HC Deb 20 July 1925 vol 186 cc1849-50W

asked the Undersecretary of State for the Home Department, as representing the First Commissioner of Works, the total amount of the expenditure upon the acquisition or construction of Employment Exchange buildings, and the amount of rentals now payable on buildings leased as Exchanges; and whether any new buildings are in contemplation to be used as Exchanges, and the value of sites purchased and held for future construction?


As regards the first part of the question, I regret that the amount of labour involved in preparing a statement of the expenditure could not be justified, but I am having a statement of current rentals prepared which will be sent to the hon. and gallant Member shortly. As regards new schemes in contemplation, the Estimates for the current year for labour and health buildings give particulars of those in contemplation at the time the Estimates were framed, and I will shortly send to the hon. Member particulars of the schemes (including sites) which have subsequently been approved.


asked the Minister of Labour the total amount of the fees paid to the branch manager of the 742 Employment Exchanges for the year ended 31st March, 1925; and whether he will consider the desirability of reducing the number of these Exchanges?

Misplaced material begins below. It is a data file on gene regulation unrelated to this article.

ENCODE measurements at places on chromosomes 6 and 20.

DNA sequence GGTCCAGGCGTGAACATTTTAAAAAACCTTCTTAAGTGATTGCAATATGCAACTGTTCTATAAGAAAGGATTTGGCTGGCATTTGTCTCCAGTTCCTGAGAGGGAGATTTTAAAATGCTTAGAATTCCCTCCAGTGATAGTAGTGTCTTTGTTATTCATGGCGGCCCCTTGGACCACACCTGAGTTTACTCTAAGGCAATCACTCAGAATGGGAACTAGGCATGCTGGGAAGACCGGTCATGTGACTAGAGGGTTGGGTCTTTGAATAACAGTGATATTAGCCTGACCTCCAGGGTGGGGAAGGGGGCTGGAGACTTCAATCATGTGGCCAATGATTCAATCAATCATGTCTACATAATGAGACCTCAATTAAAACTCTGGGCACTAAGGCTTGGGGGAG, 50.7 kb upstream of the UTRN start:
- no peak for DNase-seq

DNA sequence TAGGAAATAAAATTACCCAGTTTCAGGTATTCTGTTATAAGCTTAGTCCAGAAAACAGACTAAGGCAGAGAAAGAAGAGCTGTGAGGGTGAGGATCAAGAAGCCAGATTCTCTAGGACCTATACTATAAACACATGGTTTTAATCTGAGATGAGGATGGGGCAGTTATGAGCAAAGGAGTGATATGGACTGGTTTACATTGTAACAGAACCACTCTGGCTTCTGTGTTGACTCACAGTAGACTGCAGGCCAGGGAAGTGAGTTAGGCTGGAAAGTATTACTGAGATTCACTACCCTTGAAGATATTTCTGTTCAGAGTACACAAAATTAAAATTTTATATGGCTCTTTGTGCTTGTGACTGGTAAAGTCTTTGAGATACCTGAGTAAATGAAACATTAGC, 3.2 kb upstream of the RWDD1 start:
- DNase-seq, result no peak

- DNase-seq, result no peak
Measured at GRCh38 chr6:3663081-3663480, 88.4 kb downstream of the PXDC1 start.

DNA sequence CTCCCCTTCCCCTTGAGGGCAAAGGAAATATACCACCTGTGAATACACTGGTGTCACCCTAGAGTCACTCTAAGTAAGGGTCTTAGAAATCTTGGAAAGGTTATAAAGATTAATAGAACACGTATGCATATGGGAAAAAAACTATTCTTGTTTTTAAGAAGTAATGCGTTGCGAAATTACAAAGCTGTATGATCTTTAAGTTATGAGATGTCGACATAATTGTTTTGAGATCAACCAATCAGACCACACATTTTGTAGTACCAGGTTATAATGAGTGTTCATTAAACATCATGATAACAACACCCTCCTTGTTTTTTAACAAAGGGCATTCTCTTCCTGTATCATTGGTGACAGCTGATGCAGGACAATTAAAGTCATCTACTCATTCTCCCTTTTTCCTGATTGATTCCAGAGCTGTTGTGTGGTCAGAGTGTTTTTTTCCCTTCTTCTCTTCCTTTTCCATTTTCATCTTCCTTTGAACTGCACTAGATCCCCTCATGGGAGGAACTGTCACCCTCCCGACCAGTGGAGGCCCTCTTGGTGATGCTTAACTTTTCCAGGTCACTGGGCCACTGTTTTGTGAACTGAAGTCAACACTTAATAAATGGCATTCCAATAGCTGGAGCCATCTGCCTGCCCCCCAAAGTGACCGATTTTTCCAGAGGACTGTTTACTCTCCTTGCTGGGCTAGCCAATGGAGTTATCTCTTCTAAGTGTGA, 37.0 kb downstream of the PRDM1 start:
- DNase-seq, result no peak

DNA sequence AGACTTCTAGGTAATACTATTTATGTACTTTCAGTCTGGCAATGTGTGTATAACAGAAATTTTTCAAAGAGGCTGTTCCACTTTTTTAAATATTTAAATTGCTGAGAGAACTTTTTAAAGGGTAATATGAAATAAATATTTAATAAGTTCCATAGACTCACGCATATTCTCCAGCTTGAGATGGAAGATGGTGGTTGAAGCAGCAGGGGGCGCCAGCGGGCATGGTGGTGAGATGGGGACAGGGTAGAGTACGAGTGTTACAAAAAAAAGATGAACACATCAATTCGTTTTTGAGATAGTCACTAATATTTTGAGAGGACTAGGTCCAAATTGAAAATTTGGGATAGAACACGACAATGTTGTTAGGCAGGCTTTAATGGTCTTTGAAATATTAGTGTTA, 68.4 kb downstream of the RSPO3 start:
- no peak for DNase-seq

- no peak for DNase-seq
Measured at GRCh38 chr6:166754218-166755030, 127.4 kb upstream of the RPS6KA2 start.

The answer to the first part of the question is, approximately, £185,000. This sum covers remuneration for personal services, the provision of office accommodation and certain clerical assistance. In addition, £53,000 was paid direct by the Department as salaries of clerks, under special arrangements necessitated by the abnormal degree of unemployment. 95 per cent. of the total expenditure is recovered from the Unemployment Fund as cost of administration of the unemployment insurance scheme. While the need for the continuance of particular branch offices is kept constantly under review, I am bound to point out that consistently with the proper administration of the unemployment insurance scheme there is no likelihood that the total number of these offices can be materially reduced. The scheme includes contributors in all parts of the country, and while the cost of a particular office necessarily varies to some extent with the amount of unemployment with which it has to deal, to close the office altogether might leave a large area without any efficient means of dealing with, and testing the validity of claims to, benefit. Such a position would not only be unfair to the insured contributors but might leave a considerable opening for abuse. I may add, that we are being constantly pressed to open new offices on the ground that the existing offices are too distant from groups of unemployed persons.